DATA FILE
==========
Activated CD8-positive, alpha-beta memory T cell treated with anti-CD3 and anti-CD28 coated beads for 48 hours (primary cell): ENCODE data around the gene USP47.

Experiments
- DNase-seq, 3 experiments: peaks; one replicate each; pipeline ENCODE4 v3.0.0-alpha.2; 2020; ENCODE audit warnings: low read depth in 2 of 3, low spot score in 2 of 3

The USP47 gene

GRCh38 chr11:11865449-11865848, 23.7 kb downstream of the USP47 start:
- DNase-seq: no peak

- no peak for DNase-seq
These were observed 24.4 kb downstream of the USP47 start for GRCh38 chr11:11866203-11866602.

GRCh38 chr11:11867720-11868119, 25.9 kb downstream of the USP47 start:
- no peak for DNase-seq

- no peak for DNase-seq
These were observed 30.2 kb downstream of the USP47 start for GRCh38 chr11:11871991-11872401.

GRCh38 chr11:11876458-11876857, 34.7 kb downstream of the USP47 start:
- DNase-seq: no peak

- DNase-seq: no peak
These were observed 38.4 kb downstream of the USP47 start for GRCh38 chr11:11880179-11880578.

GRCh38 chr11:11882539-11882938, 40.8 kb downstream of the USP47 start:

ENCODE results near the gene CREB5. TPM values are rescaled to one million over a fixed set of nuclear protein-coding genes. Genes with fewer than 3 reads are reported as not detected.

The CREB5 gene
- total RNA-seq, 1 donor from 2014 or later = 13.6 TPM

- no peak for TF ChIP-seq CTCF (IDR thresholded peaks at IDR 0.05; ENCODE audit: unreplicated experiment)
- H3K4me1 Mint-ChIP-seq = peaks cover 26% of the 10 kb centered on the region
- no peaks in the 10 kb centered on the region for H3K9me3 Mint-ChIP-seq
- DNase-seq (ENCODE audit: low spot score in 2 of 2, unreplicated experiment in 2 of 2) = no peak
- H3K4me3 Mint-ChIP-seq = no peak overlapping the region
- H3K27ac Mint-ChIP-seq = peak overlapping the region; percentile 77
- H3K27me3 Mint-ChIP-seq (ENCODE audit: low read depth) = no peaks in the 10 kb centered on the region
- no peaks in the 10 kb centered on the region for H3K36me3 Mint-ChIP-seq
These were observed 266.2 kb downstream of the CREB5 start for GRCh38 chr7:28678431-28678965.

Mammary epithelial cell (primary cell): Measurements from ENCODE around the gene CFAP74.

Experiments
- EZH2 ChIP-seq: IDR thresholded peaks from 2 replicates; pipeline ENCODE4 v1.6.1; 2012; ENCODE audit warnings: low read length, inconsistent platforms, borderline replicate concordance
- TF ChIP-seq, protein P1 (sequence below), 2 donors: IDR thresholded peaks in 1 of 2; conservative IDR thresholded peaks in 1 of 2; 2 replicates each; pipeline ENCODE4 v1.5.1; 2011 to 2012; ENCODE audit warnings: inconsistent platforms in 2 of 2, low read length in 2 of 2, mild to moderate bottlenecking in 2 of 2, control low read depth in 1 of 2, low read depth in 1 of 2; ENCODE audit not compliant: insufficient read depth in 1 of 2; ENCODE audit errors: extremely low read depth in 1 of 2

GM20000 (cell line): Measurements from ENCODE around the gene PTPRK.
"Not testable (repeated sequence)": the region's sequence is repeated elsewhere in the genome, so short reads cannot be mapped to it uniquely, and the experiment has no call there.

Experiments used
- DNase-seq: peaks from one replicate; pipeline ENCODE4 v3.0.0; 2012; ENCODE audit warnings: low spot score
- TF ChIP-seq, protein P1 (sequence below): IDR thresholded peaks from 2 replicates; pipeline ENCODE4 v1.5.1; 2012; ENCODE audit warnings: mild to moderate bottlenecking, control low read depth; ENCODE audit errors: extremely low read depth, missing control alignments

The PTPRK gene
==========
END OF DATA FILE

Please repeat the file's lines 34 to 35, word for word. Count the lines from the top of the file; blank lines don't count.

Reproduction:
GM20000 (cell line): Measurements from ENCODE around the gene PTPRK.
"Not testable (repeated sequence)": the region's sequence is repeated elsewhere in the genome, so short reads cannot be mapped to it uniquely, and the experiment has no call there.